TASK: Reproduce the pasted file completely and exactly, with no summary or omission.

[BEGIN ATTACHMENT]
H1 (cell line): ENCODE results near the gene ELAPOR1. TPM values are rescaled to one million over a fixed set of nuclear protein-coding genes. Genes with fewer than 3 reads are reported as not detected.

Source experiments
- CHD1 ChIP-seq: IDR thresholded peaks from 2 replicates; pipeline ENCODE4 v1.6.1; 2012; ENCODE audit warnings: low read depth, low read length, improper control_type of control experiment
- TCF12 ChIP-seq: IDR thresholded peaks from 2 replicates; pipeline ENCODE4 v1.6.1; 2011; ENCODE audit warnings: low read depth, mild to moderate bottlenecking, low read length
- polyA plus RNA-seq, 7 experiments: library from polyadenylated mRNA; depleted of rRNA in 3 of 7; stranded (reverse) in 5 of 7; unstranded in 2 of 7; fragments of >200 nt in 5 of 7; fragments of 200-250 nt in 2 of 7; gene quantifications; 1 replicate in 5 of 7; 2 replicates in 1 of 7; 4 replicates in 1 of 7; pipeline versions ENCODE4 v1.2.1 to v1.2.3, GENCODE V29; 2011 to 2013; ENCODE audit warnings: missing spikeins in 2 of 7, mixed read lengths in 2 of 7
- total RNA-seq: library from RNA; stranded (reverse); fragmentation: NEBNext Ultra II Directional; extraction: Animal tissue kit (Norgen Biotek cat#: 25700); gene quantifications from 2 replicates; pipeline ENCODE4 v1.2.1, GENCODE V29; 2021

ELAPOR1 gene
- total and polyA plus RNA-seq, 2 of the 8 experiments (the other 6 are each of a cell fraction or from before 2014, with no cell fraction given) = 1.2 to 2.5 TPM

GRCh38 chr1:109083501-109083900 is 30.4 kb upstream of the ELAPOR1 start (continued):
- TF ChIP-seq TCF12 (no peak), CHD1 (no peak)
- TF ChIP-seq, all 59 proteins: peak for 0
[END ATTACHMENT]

H1 (cell line): ENCODE results near the gene ELAPOR1. TPM values are rescaled to one million over a fixed set of nuclear protein-coding genes. Genes with fewer than 3 reads are reported as not detected.

Source experiments
- CHD1 ChIP-seq: IDR thresholded peaks from 2 replicates; pipeline ENCODE4 v1.6.1; 2012; ENCODE audit warnings: low read depth, low read length, improper control_type of control experiment
- TCF12 ChIP-seq: IDR thresholded peaks from 2 replicates; pipeline ENCODE4 v1.6.1; 2011; ENCODE audit warnings: low read depth, mild to moderate bottlenecking, low read length
- polyA plus RNA-seq, 7 experiments: library from polyadenylated mRNA; depleted of rRNA in 3 of 7; stranded (reverse) in 5 of 7; unstranded in 2 of 7; fragments of >200 nt in 5 of 7; fragments of 200-250 nt in 2 of 7; gene quantifications; 1 replicate in 5 of 7; 2 replicates in 1 of 7; 4 replicates in 1 of 7; pipeline versions ENCODE4 v1.2.1 to v1.2.3, GENCODE V29; 2011 to 2013; ENCODE audit warnings: missing spikeins in 2 of 7, mixed read lengths in 2 of 7
- total RNA-seq: library from RNA; stranded (reverse); fragmentation: NEBNext Ultra II Directional; extraction: Animal tissue kit (Norgen Biotek cat#: 25700); gene quantifications from 2 replicates; pipeline ENCODE4 v1.2.1, GENCODE V29; 2021

ELAPOR1 gene
- total and polyA plus RNA-seq, 2 of the 8 experiments (the other 6 are each of a cell fraction or from before 2014, with no cell fraction given) = 1.2 to 2.5 TPM

GRCh38 chr1:109083501-109083900 is 30.4 kb upstream of the ELAPOR1 start (continued):
- TF ChIP-seq TCF12 (no peak), CHD1 (no peak)
- TF ChIP-seq, all 59 proteins: peak for 0